Merchant Advance Blog

Blog Article: Retailers Need a “Secret Weapon”

 It’s not uncommon to meet owner-operated retailers who are trying to follow the strategy of being good at everything. Unfortunately, this approach does not work all that well. There are far too many smart, aggressive retailers offering their customers shopping alternatives that are superior in– assortment, price or service – while being at least competitive at the other two.

Adopting a specific marketing and operational strategy gives these stores a competitive advantage that adds value to the products they sell and differentiates them from the competition in a distinctly superior way.

This ability to focus resources in a single strategic direction is a big reason why some stores succeed while others fail. The successful stores know where they are going and how to get there. The others lack a viable strategic plan to achieve their goals, and wind up being mediocre at everything – which does not differentiate them in customers’ minds or meet customers’ needs.

One Step Further

Once you have thought carefully about assortment, price and service (see Competitive Strategies for Retail); you need go one step further in developing the strategic framework for your business. You need to add your “secret weapon.” This is the one thing that only your store can provide – the one thing that no other store can deliver. A less-inspiring name for this is “unique selling proposition” and you will find plenty of articles about it online.

Whatever products you sell as a retailer, you need to have some kind of secret weapon. Otherwise, your retail business will just be the same as every other owner-operated retail business that sells similar products and competes in the service arena.

Customers will have no compelling reason to shop in your store because they will not understand which of their needs it can meet.

This implies that you should choose your secret weapon based on the needs of your customers. As you decide, keep an important lesson from Marketing 101 in mind: customers never need to buy drills, they need to buy holes. In other words, there is always a deeper level to their apparent needs.

If you ran an eyewear store, for example, your secret weapon might be the fact that you are an artisan who can custom-create eyewear. Instead of just talking about “glasses,” you would talk to customers about “unique, hand-crafted frames that compliment your unique personality.”

This statement appeals to both the apparent need, which is glasses, and to a deeper need, which is individuality – something that the store’s secret weapon can deliver effectively.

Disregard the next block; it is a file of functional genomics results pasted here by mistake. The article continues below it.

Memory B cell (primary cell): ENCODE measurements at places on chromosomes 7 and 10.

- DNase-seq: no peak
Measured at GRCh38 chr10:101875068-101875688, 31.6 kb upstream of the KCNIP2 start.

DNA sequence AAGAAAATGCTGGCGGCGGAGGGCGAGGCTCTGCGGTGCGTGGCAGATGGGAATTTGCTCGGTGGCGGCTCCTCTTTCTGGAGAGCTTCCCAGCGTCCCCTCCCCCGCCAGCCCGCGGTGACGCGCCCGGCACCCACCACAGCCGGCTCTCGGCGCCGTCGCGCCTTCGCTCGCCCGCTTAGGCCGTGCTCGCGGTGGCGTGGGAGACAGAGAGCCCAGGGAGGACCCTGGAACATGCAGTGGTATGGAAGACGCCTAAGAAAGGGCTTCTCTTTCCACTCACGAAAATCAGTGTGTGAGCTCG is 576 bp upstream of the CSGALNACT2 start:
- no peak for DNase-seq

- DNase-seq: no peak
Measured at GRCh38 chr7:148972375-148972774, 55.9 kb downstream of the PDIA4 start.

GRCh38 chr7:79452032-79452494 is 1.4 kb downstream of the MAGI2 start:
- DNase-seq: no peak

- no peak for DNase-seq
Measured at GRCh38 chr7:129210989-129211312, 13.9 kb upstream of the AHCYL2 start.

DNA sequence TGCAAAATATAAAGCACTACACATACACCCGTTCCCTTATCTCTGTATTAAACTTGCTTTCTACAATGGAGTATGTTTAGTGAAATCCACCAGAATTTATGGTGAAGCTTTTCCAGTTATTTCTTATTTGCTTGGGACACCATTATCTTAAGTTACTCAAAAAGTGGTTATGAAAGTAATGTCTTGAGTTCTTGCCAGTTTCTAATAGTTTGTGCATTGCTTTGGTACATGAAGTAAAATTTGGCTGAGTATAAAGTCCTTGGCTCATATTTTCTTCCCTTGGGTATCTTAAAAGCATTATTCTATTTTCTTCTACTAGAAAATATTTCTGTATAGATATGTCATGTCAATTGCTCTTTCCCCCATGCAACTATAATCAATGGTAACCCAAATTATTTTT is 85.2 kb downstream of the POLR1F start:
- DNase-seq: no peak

The big question now becomes whether there are enough customers who need both glasses and individuality for this eyewear store to be successful.

Draft Strategic Framework

The following is not a complete strategic framework for an owner-operated retail business because it does not describe the store’s secret weapon, but it is a good first draft.

“My store will be competitive in price with other stores in the market, but I will not meet discount-store prices. I will shop my competitors regularly and make sure that I am never more than 20 per cent higher than the lowest price in the market.”

“I will carry products that are important to my customers and never be out of stock on basic items, but I will not dominate any merchandise classification.”

“I will earn my margins and truly amaze my customers by providing the best ‘extra mile’ service they can find. This will include detailed product knowledge, an amazing in-store experience, after-sale service, free delivery and a make-it-right returns policy.”

If your retail business is to succeed in any given niche, you cannot assume customer behaviour based on media reports or big-picture survey results. Instead, you must really get to know your potential customers, especially their needs and how to reach them.

Are there enough customers in your market area who need both your product and the deeper need that your secret weapon can deliver? Making your business unique is not an easy thing to do, but it is absolutely crucial to your success.

Ted Topping – Small Business BC – 07/07/2011 

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